Past Perfect without Past Tense on GMAT Sentence Correction Questions

Quarter Wit, Quarter WisdomRecall the golden rule of past perfect tense – The Past Perfect expresses the idea that something occurred before another action in the past. It can also show that something happened before a specific time in the past. We often ignore the “something happened before a specific time in the past” part of the tense.

For example, look at this sentence:

Robin had never cooked pasta before last night.

Here, we use past perfect “had cooked” without another verb in the past tense – why? Because we use past perfect to show that something happened before a specific time in the past i.e. before last night.

Similarly, sometimes in GMAT too, you may see past perfect where it seems reasonable but you may not find a verb in past tense. It could be because an action happened before a specific time in the past or there is an implied action in the past.

There is a reason why we brought up this point – check out the sentence given below:

According to some economists, the gains in the stock market reflect growing confidence that the economy will avoid the recession that many had feared earlier in the year and instead come in for a ‘soft landing’.

The sentence is similar to a correct sentence given in Official Guide. Note the use of “had feared” – many people question the use of past perfect here.

The reason past perfect is correct here is this:

People had feared recession earlier this year. But in the recent past, confidence is growing (so they do not fear recession anymore). The state of earlier this year has been over in the recent past. Now, the stock market is showing gains. This shows that people have been feeling more confident. So people “had feared recession” earlier in the year but some time in the year, the fear vanished and now it is reflecting in the form of gains on stock market. In such cases, our use of common sense is more important than the mere retention of grammar rules. Another thing that helps in such situations is that all other options would have a major fault. Let’s show you the actual OG question:

 

Question: According to some analysts, the gains in the stock market reflect growing confidence that the economy will avoid the recession that many had feared earlier in the year and instead come in for a “soft landing,” followed by a gradual increase in business activity.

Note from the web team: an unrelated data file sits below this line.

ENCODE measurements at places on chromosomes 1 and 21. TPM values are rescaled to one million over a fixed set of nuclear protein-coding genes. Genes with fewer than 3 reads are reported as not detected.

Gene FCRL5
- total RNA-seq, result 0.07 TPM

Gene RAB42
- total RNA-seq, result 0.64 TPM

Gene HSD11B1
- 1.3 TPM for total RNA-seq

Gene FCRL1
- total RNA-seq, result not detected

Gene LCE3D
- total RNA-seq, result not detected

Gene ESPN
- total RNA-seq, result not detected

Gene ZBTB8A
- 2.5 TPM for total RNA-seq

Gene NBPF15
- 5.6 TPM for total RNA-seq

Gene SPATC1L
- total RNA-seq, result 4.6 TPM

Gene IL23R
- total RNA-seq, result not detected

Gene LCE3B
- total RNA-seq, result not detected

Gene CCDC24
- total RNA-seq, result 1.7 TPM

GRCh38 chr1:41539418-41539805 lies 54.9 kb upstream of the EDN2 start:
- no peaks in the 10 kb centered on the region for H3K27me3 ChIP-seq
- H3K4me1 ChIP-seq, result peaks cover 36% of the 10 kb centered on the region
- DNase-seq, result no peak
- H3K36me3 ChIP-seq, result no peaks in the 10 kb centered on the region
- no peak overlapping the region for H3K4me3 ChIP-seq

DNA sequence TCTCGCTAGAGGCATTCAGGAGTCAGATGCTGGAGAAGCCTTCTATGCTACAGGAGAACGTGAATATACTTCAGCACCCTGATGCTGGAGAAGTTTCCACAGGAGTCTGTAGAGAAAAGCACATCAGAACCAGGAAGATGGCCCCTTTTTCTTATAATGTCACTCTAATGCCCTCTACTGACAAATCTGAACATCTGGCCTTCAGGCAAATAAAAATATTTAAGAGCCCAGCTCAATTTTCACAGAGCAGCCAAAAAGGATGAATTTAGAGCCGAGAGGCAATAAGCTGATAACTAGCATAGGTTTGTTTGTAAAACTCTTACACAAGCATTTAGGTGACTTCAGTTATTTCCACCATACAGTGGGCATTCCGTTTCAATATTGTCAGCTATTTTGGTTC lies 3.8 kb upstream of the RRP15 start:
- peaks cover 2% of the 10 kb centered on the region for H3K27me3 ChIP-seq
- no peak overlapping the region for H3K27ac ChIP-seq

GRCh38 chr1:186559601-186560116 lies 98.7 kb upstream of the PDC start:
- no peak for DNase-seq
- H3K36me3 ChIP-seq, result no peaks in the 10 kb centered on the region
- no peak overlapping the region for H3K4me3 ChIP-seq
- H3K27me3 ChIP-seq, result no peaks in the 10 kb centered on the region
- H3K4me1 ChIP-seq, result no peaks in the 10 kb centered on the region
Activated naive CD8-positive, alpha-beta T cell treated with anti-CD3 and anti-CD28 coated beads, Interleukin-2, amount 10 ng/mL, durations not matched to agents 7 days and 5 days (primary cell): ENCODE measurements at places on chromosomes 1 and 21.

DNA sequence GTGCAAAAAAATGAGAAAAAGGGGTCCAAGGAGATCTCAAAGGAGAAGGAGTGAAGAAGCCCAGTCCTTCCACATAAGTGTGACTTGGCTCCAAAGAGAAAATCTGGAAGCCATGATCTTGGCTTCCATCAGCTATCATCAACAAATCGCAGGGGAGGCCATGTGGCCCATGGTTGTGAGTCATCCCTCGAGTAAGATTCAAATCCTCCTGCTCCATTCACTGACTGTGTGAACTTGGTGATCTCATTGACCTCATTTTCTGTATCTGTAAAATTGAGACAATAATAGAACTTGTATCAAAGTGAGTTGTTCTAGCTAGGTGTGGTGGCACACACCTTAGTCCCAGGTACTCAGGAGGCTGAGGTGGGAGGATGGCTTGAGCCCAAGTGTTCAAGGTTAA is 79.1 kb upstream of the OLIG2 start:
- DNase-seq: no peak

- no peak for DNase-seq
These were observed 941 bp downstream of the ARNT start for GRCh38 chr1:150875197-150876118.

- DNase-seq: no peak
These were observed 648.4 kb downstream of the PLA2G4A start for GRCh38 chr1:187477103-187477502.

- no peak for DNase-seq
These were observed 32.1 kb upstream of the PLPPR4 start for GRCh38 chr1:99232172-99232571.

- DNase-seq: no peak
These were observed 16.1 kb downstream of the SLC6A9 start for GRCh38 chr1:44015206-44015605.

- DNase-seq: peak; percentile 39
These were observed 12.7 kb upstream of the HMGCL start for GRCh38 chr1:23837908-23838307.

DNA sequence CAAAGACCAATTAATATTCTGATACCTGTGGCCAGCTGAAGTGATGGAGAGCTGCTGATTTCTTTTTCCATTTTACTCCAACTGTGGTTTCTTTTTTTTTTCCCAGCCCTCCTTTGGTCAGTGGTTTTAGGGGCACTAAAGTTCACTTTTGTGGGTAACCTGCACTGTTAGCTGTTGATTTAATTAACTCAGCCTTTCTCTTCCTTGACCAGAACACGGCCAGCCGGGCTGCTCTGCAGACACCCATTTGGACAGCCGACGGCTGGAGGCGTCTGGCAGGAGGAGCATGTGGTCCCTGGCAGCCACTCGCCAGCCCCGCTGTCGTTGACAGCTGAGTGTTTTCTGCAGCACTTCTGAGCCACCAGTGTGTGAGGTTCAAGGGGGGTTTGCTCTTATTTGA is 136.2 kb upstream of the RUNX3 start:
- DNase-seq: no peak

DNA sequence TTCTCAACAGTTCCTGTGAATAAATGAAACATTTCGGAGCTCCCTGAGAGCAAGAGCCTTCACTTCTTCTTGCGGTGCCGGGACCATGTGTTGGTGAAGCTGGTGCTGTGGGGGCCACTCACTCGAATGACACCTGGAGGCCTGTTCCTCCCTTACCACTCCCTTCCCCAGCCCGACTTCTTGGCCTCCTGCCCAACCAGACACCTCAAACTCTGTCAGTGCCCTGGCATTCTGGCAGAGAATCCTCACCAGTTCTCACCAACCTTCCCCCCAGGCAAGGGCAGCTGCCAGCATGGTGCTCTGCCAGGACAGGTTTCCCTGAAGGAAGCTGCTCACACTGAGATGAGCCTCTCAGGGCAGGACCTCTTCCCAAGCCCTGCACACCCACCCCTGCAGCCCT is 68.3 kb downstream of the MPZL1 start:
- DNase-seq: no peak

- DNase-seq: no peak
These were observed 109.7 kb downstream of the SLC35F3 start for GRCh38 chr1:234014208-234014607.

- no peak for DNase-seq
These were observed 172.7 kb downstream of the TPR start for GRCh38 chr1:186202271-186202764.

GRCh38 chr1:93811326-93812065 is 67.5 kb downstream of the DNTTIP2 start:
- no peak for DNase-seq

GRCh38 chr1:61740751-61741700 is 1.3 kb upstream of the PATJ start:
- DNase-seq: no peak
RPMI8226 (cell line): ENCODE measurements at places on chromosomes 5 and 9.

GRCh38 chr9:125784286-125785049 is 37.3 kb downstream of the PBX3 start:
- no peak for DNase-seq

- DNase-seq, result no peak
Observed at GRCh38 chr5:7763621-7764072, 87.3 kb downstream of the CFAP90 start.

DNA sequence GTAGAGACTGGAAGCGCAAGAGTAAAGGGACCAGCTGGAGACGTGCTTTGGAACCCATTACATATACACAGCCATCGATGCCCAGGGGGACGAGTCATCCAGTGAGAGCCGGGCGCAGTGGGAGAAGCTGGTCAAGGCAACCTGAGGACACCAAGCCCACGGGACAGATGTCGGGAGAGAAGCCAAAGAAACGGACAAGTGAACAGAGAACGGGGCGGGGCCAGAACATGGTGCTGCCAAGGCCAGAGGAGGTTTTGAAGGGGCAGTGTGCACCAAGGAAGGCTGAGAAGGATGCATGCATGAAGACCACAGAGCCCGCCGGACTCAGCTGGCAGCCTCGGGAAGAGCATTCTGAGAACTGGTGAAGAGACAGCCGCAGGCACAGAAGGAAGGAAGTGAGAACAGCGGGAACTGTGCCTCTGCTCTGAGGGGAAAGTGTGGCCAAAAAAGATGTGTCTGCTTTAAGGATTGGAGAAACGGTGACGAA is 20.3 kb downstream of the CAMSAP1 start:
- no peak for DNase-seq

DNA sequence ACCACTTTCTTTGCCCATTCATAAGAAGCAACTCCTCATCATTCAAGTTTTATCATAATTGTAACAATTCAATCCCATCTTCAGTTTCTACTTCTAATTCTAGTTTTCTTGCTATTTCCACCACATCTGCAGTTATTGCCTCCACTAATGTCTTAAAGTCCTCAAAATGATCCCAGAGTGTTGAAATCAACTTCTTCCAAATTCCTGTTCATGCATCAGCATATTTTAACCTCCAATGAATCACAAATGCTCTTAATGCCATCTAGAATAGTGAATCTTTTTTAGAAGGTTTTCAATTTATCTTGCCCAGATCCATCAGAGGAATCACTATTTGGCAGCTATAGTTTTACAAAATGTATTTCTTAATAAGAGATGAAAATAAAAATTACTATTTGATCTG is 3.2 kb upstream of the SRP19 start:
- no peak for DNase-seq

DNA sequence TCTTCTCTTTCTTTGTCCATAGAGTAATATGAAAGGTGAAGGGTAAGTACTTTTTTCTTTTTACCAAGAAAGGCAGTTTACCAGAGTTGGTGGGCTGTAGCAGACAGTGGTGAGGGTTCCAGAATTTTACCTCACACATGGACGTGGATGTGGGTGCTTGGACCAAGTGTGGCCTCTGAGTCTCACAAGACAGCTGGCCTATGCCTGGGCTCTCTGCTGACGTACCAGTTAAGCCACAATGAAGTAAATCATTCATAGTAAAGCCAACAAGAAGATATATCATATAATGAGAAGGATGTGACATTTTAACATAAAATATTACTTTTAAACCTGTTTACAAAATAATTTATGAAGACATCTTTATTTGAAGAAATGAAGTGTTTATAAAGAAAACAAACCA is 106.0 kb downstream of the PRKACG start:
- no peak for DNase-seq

(A) that the economy will avoid the recession that many had feared earlier in the year and instead come

(B) in the economy to avoid the recession, what many feared earlier in the year, rather to come

(C) in the economy’s ability to avoid the recession, something earlier in the year many had feared, and instead to come

(D) in the economy to avoid the recession many were fearing earlier in the year, and rather to come

(E) that the economy will avoid the recession that was feared earlier this year by many, with it instead coming

 

Let’s look at the errors in the other options:

(B) in the economy to avoid the recession, what many feared earlier in the year, rather to come You cannot use “what” in place of “which”. Also, the use of “confidence in A to avoid” is not correct. It should be “confidence that A will avoid”.

(C) in the economy’s ability to avoid the recession, something earlier in the year many had feared, and instead to come The placement of “earlier in the year” is incorrect here. It should come after “had feared”.

(D) in the economy to avoid the recession many were fearing earlier in the year, and rather to come Again, the use of “confidence in A to avoid” is not correct. It should be “confidence that A will avoid”.

(E) that the economy will avoid the recession that was feared earlier this year by many, with it instead coming “With it instead coming” doesn’t make any sense so this option isn’t correct either. So we see that all other options have fatal flaws.

Hence, in this case, option (A) is our best bet even though the use of past perfect isn’t the way we usually see it.

Karishma, a Computer Engineer with a keen interest in alternative Mathematical approaches, has mentored students in the continents of Asia, Europe and North America. She teaches the GMAT for Veritas Prep and regularly participates in content development projects such as this blog!